Clinton or Trump: Who do you think won the debate?
By Len Lazarick
Who won the debate? What right does the media have to decide an encounter where the scoring is vague and the goal posts are movable?
The more important question is: Whose minds were changed by the debate? Very few, probably. Donald Trump and Hillary Clinton were much as we’ve come to know them over more than a year of campaigning, and years in the public eye.
Trump the interrupter, the verbal bully, the relentless messenger on bad trade deals, lousy treaties, the lack of law and order, poor immigration enforcement, unrelenting attacks on opponents. But he is easily distracted by attacks on his own record.
If you already liked Donald Trump or sort of liked him, or disliked him but liked his message and thought he was the president we needed, nothing in 98 minutes would dissuade you.
Ditto for Hillary: like or dislike her, she is the cool, calm, restrained, fact-filled career politician who always comes prepared. If you want knowledge and political experience, she’s the ticket. Maybe she could have said a few words when she was vilified, rather than just smiling and shaking her head.
Never specifics from Trump
As he was in every primary debate, Trump is never prepared to offer specifics. He’s the big picture guy. He will make America great again. Believe him.
Both candidates find it difficult to admit past error. Trump absolutely refuses to acknowledge that he did briefly sort of support the Iraq war before he opposed it; that he did keep the birther issue alive for years after it had been disproved. Maybe Hillary’s folks had a role in lighting that spark of doubts — which she won’t admit — but Trump kept the fires smoldering. So what?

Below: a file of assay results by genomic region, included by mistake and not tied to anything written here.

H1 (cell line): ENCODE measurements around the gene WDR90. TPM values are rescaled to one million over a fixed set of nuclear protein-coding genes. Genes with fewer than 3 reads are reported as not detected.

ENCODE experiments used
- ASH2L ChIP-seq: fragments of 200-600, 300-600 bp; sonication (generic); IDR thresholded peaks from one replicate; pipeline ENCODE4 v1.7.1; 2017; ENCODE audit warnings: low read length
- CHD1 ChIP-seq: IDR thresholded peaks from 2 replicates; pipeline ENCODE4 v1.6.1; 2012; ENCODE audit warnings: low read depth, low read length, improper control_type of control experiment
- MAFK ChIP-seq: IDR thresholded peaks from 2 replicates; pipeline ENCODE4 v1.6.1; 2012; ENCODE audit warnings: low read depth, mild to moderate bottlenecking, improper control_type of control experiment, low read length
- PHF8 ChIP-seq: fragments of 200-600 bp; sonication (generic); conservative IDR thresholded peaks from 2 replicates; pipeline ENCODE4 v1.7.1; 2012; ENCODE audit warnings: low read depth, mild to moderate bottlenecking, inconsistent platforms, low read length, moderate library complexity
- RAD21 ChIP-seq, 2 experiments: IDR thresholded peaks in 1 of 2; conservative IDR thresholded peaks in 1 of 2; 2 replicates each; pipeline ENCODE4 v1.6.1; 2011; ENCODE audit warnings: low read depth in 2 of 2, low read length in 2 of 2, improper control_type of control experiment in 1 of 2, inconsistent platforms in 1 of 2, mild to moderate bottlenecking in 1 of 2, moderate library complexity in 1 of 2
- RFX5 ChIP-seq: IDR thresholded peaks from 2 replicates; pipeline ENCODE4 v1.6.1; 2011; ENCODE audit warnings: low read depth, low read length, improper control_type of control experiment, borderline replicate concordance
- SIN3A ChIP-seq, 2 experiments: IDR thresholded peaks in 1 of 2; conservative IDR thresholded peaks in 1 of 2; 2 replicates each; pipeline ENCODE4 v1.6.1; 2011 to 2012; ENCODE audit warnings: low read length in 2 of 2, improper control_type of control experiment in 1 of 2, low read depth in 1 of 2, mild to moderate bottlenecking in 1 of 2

Except that Trump can never, ever admit he was wrong about anything.
There’s the baloney about why he won’t release his tax returns. Clinton says he must have something to hide. Of course he does. She offered four good possibilities.
Will you support the results of the election? He hems and haws.
What choice do we voters have about the results of the election?
What other country would we rather live in?
Maybe one with neither of these people at the helm.
Hillary by a nose — too many missed opportunities by Trump
By Richard E. Vatz
All the predictions were that the first Hillary Clinton-Donald Trump presidential debate of 2016 would be unpredictable in effect on the election, if not in quality. There was a pretty strong consensus that Hillary would be wonkish and that Trump would be a debater without great knowledge but with ad hominem attacks aplenty.
They both perpetrated such attacks more and more as the debate progressed, and it ended with Hillary attacking Trump’s unseemly attacks on women.
Those who think the economy is the most important issue favor Hillary overwhelmingly, and those who thinks terrorism is most important favor Trump by a large margin. That’s interesting, since Hillary was Secretary of State and Donald Trump has become rich through entrepreneurship.
For the first time in presidential debate history, a majority of voters says that both nominees are dishonest.
Leading up to this nervously anticipated debate, Hillary opined that half of Trump’s supporters could be put in a “basket of deplorables,” which she later said she may have overestimated. Trump said that Hillary is not physically or mentally up to running the country.
Both comments are beyond the fringe of acceptable political rhetoric and past presidential nominees.
Starting on a quieting note
The debate started out on an quieter note than expected, as the viewer was informed that there were to be no outbursts from the audience for either candidate, plus the promise that the candidates would have time to debate each other. Those two promises were mostly fulfilled.